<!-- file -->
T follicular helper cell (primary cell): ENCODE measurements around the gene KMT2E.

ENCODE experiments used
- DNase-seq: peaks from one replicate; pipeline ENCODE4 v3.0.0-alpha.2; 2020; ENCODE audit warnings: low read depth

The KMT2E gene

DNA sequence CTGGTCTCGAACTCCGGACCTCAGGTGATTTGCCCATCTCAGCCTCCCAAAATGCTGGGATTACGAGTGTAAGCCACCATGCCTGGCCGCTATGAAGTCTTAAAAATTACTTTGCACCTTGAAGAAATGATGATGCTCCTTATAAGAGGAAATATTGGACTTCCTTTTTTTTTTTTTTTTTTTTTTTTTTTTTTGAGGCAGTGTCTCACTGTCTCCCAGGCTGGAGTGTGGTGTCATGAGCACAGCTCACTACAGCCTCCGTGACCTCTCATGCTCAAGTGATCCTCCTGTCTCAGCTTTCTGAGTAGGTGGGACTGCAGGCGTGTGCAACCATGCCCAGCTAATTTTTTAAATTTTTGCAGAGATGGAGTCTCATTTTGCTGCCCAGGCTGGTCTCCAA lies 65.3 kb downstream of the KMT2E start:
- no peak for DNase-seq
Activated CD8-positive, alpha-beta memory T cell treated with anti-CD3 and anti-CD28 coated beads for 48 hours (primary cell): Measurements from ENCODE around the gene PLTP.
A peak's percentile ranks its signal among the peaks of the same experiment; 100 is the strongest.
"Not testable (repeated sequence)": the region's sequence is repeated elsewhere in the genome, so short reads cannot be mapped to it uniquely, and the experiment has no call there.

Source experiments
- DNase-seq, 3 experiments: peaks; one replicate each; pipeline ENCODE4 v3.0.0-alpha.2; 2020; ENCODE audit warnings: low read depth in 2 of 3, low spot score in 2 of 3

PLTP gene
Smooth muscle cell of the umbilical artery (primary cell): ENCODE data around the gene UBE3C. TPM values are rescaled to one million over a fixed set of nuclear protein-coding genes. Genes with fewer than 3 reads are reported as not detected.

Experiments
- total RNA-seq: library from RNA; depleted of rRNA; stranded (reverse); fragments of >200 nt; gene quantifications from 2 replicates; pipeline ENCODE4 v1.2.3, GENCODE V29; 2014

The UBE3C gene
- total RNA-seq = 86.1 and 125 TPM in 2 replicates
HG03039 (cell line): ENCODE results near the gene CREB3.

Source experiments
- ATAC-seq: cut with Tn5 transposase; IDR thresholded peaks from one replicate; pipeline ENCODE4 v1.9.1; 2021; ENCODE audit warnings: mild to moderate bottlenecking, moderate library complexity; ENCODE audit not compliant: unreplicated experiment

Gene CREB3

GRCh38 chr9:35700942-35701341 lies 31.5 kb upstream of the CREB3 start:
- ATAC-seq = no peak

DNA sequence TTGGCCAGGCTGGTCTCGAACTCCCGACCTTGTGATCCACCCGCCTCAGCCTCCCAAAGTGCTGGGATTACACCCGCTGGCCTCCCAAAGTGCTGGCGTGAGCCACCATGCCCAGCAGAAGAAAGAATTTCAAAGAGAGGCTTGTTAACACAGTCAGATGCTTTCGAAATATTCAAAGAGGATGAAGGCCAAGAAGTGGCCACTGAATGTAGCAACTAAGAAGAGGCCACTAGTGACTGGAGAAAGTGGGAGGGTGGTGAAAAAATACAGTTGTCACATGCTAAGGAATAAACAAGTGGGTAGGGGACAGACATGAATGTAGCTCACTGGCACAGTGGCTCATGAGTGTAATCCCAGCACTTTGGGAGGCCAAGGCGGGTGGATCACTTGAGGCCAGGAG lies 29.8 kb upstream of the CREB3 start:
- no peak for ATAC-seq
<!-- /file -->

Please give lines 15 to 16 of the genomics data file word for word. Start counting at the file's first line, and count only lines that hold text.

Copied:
- total RNA-seq: library from RNA; depleted of rRNA; stranded (reverse); fragments of >200 nt; gene quantifications from 2 replicates; pipeline ENCODE4 v1.2.3, GENCODE V29; 2014

The UBE3C gene